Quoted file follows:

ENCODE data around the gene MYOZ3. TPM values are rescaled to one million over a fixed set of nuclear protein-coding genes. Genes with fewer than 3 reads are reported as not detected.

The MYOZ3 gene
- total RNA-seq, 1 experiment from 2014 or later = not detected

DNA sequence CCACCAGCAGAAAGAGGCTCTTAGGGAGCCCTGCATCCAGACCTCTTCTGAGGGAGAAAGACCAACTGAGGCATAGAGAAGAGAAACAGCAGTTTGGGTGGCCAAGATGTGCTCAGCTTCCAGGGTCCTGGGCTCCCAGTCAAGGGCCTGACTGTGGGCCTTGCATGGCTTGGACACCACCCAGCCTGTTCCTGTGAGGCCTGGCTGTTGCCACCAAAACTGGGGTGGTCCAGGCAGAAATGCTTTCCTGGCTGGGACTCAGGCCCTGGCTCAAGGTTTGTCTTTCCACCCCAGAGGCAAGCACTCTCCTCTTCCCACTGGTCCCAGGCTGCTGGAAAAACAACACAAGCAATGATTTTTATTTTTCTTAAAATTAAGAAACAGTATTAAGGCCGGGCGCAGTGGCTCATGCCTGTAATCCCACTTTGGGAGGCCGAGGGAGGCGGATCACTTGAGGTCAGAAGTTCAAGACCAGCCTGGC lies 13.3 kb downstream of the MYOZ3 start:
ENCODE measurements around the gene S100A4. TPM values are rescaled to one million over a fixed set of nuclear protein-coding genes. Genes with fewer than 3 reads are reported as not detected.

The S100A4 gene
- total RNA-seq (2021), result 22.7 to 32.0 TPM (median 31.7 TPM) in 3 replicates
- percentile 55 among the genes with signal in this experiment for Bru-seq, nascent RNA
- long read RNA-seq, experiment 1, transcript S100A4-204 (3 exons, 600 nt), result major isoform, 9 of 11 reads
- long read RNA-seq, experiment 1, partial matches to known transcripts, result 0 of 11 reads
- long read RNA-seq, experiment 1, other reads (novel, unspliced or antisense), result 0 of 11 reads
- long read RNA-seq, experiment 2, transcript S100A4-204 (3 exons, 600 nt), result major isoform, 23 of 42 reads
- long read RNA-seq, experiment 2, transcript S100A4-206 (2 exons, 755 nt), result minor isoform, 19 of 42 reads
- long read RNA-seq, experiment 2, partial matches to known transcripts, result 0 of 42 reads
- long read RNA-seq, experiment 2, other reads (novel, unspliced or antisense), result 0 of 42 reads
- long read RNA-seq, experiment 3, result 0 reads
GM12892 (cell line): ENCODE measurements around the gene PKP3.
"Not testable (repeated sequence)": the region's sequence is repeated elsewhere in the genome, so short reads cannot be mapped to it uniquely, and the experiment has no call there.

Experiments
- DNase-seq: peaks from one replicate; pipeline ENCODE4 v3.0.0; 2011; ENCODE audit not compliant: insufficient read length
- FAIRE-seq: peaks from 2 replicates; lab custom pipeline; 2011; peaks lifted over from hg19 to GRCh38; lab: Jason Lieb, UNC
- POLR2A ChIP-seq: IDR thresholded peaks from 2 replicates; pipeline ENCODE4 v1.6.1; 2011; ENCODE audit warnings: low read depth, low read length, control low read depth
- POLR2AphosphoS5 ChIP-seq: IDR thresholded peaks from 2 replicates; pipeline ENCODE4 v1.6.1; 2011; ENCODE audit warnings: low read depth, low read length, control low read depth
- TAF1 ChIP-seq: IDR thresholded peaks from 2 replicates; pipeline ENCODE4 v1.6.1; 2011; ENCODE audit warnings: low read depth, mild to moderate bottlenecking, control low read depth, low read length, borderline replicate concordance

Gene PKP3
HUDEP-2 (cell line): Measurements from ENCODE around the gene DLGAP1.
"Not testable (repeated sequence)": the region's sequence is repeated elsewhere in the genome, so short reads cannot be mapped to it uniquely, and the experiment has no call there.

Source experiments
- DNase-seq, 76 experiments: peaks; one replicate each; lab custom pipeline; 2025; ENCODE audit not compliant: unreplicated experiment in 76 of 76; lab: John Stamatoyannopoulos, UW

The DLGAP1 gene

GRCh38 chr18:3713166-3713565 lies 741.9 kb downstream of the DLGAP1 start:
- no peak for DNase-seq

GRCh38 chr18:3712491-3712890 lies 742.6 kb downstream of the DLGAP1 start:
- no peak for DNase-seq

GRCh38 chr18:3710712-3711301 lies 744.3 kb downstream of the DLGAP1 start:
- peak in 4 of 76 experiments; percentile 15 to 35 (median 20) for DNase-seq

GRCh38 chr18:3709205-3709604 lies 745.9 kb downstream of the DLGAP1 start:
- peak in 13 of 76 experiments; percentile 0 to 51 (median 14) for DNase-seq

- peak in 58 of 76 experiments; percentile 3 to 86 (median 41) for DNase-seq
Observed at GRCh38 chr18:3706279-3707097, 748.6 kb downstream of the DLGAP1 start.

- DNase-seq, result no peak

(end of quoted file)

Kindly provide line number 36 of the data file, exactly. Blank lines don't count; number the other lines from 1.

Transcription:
- peak in 4 of 76 experiments; percentile 15 to 35 (median 20) for DNase-seq